Parallelisation of CABARET

Phil Ridley
Numerical Algorithms Group Ltd,
Wilkinson House, Jordan Hill Road,


The CABARET (Compact Accurate Boundary Adjusting high REsolution Technique) code may be used to solve the compressible Navier-Stokes equations. The code is based on a low dissipative and low dispersive conservative CABARET method that constitutes a substantial upgrade of the second-order upwind leapfrog scheme. Most notably, the CABARET algorithm has a very local computational stencil that for scalar advection constitutes only one cell in space and time.

The present application of CABARET is for the investigation of aircraft noise, which is currently a very important environmental concern. An important component of aircraft noise is due to airframe/engine installation effects, the reduction of this remains a very challenging problem. In particular, when deployed at a large angle of attack at approach conditions, the wing flaps become a very important noise source. For engine-under-a-wing configurations, flap interaction with the jet can even become a dominant noise component. A crucial element of any noise prediction scheme is the high fidelity Large Eddy simulation (LES) model. For the airframe/engine noise problem, this model needs to accurately capture all important wing-flap, free jet and wing-flap-jet interaction effects.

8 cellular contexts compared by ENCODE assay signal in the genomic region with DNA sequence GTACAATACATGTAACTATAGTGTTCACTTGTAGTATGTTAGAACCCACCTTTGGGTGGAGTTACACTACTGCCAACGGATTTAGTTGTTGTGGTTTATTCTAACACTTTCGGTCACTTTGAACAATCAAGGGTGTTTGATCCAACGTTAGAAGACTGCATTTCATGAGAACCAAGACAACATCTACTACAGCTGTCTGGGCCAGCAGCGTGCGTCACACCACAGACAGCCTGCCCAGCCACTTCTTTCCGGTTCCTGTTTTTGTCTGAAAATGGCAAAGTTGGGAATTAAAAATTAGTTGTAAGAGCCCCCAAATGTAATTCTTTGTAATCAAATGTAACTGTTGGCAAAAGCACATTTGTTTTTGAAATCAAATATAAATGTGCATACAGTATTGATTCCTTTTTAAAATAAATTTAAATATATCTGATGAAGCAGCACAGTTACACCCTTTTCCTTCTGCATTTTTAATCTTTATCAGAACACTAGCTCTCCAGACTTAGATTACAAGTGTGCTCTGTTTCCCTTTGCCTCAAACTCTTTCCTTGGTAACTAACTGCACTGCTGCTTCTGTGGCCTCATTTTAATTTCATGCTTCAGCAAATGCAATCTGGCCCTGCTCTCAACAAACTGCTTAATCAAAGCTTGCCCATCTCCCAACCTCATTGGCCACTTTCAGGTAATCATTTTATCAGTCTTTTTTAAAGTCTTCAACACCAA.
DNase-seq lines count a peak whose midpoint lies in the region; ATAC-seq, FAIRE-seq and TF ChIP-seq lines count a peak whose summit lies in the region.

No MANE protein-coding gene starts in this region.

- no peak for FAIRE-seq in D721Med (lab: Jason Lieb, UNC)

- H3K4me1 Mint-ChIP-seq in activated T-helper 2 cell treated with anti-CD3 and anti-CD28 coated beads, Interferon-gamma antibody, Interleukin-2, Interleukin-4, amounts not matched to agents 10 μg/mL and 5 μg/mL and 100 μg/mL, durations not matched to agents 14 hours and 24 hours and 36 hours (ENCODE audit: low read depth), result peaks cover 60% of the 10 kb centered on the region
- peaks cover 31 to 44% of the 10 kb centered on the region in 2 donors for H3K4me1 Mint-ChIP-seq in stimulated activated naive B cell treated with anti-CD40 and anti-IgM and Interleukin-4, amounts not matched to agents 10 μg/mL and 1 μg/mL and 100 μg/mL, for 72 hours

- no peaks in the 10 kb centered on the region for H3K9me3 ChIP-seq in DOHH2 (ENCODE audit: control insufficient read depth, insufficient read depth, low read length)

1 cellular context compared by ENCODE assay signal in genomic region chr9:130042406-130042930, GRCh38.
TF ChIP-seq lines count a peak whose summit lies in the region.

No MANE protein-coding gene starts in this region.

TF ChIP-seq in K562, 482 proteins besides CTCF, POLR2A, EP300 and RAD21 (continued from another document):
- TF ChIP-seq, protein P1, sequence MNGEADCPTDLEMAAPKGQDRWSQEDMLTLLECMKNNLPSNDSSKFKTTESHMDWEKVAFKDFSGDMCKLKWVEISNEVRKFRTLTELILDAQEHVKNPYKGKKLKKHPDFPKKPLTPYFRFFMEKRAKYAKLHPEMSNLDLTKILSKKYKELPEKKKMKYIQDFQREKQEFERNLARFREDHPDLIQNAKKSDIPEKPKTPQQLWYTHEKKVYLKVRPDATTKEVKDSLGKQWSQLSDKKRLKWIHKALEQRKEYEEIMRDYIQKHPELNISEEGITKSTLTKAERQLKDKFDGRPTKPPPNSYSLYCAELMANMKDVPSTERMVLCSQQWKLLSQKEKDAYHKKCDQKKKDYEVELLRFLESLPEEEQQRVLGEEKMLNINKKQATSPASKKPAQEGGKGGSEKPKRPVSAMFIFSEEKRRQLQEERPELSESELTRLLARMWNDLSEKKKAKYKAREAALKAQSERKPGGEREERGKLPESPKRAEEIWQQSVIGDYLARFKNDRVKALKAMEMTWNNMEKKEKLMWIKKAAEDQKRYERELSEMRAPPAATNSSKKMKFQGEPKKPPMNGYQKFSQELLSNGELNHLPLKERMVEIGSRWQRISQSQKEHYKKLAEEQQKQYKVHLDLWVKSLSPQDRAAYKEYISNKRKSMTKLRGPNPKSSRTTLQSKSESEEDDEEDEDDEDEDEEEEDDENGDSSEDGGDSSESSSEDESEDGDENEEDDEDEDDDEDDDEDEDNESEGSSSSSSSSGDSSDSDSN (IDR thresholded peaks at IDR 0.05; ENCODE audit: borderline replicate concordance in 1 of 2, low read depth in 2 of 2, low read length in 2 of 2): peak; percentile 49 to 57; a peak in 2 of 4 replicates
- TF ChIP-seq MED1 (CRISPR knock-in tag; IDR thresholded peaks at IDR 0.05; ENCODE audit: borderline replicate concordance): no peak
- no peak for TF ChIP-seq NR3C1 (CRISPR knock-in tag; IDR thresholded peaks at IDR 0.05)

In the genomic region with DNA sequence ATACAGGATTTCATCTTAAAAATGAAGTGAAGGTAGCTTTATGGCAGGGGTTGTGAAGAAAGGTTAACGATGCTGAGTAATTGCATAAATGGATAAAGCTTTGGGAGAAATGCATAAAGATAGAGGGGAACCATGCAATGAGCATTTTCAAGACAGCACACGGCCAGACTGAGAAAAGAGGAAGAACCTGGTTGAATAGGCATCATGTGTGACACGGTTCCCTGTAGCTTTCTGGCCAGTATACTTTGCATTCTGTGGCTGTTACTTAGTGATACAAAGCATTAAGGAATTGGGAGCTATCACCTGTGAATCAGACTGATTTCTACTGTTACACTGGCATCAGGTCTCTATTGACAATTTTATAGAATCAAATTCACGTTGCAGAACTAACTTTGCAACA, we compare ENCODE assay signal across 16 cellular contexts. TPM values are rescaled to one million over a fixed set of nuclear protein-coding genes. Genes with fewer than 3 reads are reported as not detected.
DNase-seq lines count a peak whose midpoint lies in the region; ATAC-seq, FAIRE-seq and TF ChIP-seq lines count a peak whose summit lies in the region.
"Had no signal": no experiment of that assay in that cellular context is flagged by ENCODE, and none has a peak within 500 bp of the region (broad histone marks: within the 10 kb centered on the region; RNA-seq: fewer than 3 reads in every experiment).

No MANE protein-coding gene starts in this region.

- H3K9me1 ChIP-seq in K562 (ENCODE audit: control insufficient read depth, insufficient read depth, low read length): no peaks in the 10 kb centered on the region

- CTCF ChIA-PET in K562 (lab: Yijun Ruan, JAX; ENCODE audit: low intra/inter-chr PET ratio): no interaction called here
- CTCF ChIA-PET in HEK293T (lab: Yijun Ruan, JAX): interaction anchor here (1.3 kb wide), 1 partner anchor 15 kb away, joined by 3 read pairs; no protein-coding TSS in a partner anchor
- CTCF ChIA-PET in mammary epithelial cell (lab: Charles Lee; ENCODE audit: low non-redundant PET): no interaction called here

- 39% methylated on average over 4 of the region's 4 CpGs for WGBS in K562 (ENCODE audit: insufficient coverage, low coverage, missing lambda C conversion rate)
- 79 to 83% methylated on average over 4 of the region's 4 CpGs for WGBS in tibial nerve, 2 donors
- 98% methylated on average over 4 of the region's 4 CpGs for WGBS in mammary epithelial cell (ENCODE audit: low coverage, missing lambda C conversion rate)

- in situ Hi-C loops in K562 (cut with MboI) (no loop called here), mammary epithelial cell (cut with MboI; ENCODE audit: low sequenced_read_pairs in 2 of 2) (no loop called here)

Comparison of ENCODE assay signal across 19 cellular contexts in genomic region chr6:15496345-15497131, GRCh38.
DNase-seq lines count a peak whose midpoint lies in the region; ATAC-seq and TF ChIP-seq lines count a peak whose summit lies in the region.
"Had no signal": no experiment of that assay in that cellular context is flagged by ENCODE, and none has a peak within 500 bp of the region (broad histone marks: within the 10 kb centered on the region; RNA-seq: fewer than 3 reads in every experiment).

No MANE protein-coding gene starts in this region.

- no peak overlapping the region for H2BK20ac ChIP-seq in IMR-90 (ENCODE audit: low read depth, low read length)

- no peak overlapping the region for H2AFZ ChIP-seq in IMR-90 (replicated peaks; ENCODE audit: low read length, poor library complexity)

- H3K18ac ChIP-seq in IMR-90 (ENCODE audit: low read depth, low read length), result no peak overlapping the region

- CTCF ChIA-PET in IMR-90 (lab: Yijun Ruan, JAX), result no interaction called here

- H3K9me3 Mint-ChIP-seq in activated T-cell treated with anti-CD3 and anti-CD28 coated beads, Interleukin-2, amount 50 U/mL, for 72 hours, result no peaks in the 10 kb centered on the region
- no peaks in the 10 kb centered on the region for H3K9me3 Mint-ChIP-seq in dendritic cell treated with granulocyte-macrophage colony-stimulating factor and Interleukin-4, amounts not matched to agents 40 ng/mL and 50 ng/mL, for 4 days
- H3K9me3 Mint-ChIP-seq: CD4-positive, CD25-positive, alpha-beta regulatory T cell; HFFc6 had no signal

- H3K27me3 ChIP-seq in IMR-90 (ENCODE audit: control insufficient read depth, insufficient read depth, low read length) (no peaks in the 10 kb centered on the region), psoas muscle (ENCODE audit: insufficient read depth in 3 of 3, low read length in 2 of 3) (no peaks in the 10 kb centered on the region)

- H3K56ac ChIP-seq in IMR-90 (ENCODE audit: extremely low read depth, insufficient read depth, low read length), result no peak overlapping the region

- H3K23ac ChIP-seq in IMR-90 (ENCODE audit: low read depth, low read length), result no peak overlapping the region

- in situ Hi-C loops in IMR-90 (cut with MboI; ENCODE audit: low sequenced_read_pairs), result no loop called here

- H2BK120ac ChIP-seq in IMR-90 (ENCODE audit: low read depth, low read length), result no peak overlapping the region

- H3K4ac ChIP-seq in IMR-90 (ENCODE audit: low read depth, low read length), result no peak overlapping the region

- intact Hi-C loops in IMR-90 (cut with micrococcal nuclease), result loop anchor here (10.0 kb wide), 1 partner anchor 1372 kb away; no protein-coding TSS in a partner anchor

With the high-resolution CABARET algorithm capable of resolving the fine-flow structures on coarse grids, we have already reduced the problem size needed for acoustic-sensitive modelling. But for high-fidelity LES modelling, we require a computational means capable of handling grid resolutions of the order of, at least, several millions of points. Hence for this dCSE project we will develop a scalable CABARET code enabling use of the full capability of HECToR for investigating grid sensitivity effects on the flow transition to turbulence in the initial part of the jet as well as to study the effect of inflow conditions, e.g., with and without including the nozzle exit geometry in the calculation.

This project was proposed by Dr Sergey Karabasov of the University of Cambridge Engineering Department and was approved for 12 months effort at the December 2008 round. The project began in March 2009 and was completed January 2011 after 10 months full time effort. For jet-flap-interaction, this dCSE will provide a key computational tool that will hopefully help to answer the question ``What is the effect of fine-scale-flow structures on far-field noise in the audible range of frequencies?''

Phil Ridley 2011-02-01